US transportation fuel use is projected to reach nearly 4.6 trillion kWh, even if the Partnership for the Next-Generation of Vehicles (PNGV) succeeds in tripling automobile fleet fuel economy by 2020. Light-duty passenger vehicles will then account for approximately 25% of fuel use, aircraft for 35%, and heavy trucks for 40%. Fueling this demand with natural gas will produce direct carbon emissions of 248 mmtC/yr.
It will be easiest for hydrogen to displace natural gas in the light-duty vehicle fleet first. Passenger vehicles are idle 90%+ of the time, with fuel costs accounting for 5-10% of ownership costs. The development of hybrid electric cars and trucks and later fuel cell vehicles makes the prospect of achieving 80 mpg equivalent fuel economy over the entire vehicle fleet quite likely by 2020. This improved fuel economy is the single most important step in making hydrogen fueled vehicles viable, dramatically reducing refueling cost and the size, weight, and cost of onboard fuel storage.
Hydrogen vehicles are expected to require 5 gallons of gasoline equivalent (5 kg hydrogen) for a cruising range of about 400 miles. Hydrogen fuel can be stored onboard using lightweight composite pressure vessels, similar to natural gas vehicles. Other onboard storage approaches include hydrogen absorption and release from high surface area metal powders at moderate pressures, as well as cryogenic liquid hydrogen tanks operating near ambient pressures. Both approaches have been demonstrated in Germany for over a decade. As com posite materials have improved in strength and cost, pressure vessel hydrogen storage is becoming more attractive. Another option is to insulate pressure vessels for cryogenic hydrogen service, using compressed hydrogen for routine refueling (perhaps at home or work), and cryogenic liquid hydrogen refueling for occasional long trips. Multi-layer insulation would be sufficient to store liquid hydrogen onboard vehicles even if parked for weeks at a time. Such a hydrogen storage vessel (Aceves et al., 1998) is expected to be relatively compact (100 L), lightweight (100 kg), and low cost ($500-1000).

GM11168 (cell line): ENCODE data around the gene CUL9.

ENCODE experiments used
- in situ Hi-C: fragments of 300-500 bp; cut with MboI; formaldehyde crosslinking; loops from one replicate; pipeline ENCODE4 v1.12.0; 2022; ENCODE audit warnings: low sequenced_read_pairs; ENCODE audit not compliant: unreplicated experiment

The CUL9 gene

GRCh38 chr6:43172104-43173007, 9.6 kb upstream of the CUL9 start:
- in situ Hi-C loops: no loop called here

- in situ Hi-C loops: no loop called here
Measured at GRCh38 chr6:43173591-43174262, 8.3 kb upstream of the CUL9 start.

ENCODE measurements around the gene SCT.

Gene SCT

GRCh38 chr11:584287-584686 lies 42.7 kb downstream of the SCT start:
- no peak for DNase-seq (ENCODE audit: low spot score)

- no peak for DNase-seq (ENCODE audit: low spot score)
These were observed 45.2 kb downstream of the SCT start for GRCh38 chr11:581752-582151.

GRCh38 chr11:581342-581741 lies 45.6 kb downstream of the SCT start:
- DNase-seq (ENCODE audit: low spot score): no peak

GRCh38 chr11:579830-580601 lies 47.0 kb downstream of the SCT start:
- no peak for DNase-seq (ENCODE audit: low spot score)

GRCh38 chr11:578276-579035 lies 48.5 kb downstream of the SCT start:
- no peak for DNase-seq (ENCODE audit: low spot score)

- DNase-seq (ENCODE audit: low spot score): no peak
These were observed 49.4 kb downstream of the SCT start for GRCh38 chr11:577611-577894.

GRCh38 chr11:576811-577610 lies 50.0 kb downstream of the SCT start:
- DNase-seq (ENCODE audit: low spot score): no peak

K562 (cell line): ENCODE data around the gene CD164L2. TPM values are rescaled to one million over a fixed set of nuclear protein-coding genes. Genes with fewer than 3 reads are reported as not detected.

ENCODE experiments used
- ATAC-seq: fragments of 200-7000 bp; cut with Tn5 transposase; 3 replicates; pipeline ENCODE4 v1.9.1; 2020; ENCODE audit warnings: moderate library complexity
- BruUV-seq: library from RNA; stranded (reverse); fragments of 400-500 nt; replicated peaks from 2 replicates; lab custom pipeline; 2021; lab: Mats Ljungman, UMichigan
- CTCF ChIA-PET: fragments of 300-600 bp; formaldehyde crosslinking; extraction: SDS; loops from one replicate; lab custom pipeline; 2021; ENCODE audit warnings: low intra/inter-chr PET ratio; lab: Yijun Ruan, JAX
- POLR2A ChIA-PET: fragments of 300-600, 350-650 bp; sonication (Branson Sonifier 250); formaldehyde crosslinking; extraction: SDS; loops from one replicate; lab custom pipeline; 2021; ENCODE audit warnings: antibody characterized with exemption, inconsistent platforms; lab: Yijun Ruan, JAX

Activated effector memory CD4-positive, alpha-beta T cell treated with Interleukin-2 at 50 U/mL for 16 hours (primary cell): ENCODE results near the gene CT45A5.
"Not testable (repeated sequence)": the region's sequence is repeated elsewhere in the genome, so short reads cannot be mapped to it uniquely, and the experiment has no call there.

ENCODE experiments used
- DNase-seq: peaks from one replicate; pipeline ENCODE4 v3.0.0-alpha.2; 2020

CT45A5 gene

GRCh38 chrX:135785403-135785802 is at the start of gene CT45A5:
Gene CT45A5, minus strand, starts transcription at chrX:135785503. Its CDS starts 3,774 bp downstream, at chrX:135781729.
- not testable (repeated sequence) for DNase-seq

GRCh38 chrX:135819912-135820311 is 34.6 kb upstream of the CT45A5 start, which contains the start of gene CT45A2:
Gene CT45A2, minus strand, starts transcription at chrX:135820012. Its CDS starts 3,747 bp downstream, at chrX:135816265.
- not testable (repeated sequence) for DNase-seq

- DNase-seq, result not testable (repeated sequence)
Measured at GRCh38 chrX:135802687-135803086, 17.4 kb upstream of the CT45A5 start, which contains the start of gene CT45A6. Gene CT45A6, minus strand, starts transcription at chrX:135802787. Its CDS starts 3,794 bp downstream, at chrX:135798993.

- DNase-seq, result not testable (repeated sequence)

Hydrogen fueled freight-transportation differs substantially from light-duty passenger vehicles. A typical long-haul tractor trailer truck travels about 100000 miles/yr, so fuel costs are a much higher proportion of total costs. This high sensitivity to fuel cost is the chief reason truck engines are so efficient today. In the future, fuel cost sensitivity will provide the incentive for compressed hydrogen storage onboard trucks. This can reduce hydrogen fuel cost substantially, as compressed hydrogen is less energy intensive to produce than cryogenic liquid hydrogen. 25-50 kg of hydrogen fuel onboard an 18 wheel tractor trailer would provide a range of 300 miles for a fuel economy equivalent to 6-12 mpg. Onboard storage of this hydrogen (at 5000 psi) will require a volume of about 250-500 gallons. A distinct advantage of hydrogen fueled trucks is the benefit to urban air pollution. Particulate, hydrocarbon, and carbon monoxide emissions would be eliminated, reducing, perhaps obviating, the need for onboard pollution control equipment. Hydrogen fueled tractor trailer trucks have been demonstrated in Japan.
Energy density considerations dictate that carbonless aircraft will have to be fueled with liquid hydrogen. From an emissions and energy perspective, cryogenic liquefaction of hydrogen fuel is not advantageous. Typically, liquefaction is very energy intensive, requiring up to 40% of the fuel energy in the hydrogen. It is also reasonably expensive, liquefaction plants are estimated to cost about $500/kW, while hydrogen compressors can be one-fifth this cost. The two principal advantages of liquid hydrogen are its low weight and low capital cost of large scale storage. The liquid hydrogen infrastructure at Kennedy Space Center is roughly one-tenth the scale required for a large civilian airport.
Liquid hydrogen has one-third the mass of jet fuel for equivalent energy, but nearly four times the volume. These characteristics can substantially reduce takeoff weight for cryogenically fueled aircraft, with the attendant advantages, at the cost of substantial changes in aircraft design. Calculations indicate (Winter and Nitsch, 1988) that hydrogen aircraft would likely use 10% less fuel for subsonic flight and 50% less fuel for supersonic flight than fossil-fueled counterparts. Given the uncertainties surrounding future air travel and to be conservative in comparisons, these potential advantages were neglected in the scenarios involving liquid hydrogen aircraft.
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